Behind the grandeur and glory of celebrities is actually a good mixture of untold struggles, frustrations and pain, especially for those whose careers span the Taiwan Strait. It is almost an art form in itself to be liked on both sides and be able to make a living.
The Chinese government has meted out severe punishments to Taiwanese pop diva A-mei (張惠妹), singer-songwriter Deserts Chang (張懸), K-pop star Chou Tzu-yu (周子瑜) and actor Leon Dai (戴立忍). Its message cannot be clearer: If Taiwanese performers want to make it in the Chinese market, the first requirement is political correctness, and not how good they can sing or dance.
In China, arts and entertainment belong to the realm of politics. To ensure their survival, what do Taiwanese pop stars do?
Model and actress Lin Chi-ling’s (林志玲) ability to use ambiguity and equivocation is an art form. Even when faced with the most sensitive questions, she smiles the most innocent smile and says in a childish voice, “I do not know” or “I have never thought about it,” and all the questions fade away. However, for this trick to be useful, one has to have Lin’s beauty, elegance, innocence and sweetness.
When most Taiwanese artists face China’s oppression, the methodology that A-mei, indie icon Crowd Lu (盧廣仲), singer Rainie Yang (楊丞琳), Chou and Dai have employed is put to use: Swallow the humiliation, keep a low profile, let time do the healing and stage a comeback when the opportunity arises. Those who have a burning ambition to succeed will waste no time to ask for forgiveness, make a confession and demonstrate their support for China. However, there are also those who have apologized because they were forced to do so.
When Chang performed in the UK on Nov. 2, 2013, she displayed the national flag of the Republic of China to the British audience. She is one of the very few Taiwanese performers who has chosen not to bow down to the renminbi. She would rather let her concerts in Beijing be canceled and lose the big Chinese market than put her liberty and dignity on sale. Of course, she has won respect and applause from the Taiwanese public.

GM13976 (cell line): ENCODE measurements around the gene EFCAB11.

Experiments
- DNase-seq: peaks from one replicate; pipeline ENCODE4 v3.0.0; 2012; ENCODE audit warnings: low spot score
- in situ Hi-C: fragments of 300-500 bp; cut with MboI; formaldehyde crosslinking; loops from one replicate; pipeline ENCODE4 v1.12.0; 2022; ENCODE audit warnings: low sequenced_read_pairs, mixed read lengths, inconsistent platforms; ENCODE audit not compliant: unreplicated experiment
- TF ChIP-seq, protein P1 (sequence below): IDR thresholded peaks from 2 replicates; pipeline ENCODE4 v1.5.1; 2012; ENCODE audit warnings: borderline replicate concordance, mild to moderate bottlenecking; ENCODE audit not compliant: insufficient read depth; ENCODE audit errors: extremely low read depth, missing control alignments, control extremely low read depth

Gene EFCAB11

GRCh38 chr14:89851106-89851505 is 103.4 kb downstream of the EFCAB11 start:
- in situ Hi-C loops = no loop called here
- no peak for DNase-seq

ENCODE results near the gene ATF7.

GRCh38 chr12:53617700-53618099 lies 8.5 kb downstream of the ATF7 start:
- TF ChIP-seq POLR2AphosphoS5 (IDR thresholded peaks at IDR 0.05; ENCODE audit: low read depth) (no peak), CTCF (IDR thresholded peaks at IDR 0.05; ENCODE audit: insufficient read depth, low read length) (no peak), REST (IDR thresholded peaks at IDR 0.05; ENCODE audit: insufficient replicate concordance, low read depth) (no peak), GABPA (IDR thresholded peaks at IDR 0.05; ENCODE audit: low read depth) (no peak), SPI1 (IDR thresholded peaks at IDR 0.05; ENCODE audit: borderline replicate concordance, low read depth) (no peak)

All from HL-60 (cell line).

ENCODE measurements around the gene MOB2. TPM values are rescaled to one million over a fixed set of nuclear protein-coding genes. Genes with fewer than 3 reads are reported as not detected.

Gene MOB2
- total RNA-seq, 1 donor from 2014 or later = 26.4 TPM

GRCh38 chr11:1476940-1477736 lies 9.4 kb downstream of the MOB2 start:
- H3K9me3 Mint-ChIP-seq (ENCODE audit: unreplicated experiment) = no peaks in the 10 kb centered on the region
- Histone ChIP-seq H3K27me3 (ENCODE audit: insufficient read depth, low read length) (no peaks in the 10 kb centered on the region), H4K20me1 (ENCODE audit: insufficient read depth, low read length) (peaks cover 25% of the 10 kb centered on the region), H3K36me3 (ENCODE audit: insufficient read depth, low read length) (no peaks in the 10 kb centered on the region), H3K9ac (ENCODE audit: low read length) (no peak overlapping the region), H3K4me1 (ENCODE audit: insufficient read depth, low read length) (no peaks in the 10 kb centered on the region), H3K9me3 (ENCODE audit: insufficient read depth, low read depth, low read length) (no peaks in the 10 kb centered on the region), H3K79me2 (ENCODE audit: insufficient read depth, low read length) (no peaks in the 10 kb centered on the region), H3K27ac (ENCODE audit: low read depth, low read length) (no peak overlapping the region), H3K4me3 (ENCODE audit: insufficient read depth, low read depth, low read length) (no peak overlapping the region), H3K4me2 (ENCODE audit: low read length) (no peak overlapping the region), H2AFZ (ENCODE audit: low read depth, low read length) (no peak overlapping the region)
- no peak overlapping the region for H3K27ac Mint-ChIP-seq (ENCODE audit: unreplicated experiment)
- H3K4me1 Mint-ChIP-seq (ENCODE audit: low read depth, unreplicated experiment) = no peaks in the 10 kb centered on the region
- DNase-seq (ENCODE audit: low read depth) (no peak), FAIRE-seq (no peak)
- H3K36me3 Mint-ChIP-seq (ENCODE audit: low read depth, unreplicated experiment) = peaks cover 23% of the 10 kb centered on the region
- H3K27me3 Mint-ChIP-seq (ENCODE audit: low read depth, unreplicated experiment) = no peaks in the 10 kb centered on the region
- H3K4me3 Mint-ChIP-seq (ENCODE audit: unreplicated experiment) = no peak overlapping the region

Looking at what he does and listening to what he says, the passe singer Huang An (黃安) is the biggest loser on both sides of the Taiwan Strait. His only remaining value in China is to report pro-independence Taiwanese to the Chinese. As far as he is concerned, Taiwan is just a place where he can use the healthcare system to have an open-heart surgery to save his life. He fares badly abroad, while regarding himself as a passerby on his native soil. What a lonely life that must be.
China requires anyone who aspires to make it in the Chinese market to take sides; showing support for Taiwanese independence is strictly forbidden.
Can people say the same about Taiwan?
Actress Ruby Lin (林心如) on one hand displays her support for China on the South China Sea issue, while on the other hand she continues to receive a subsidy of NT$20 million (US$623,635) from the Ministry of Culture for a new TV series. Is this not confusing?
Chang Kuo-tsai is a retired National Hsinchu University of Education associate professor and a former deputy secretary-general of the Taiwan Association of University Professors.
Translated by Ethan Zhan
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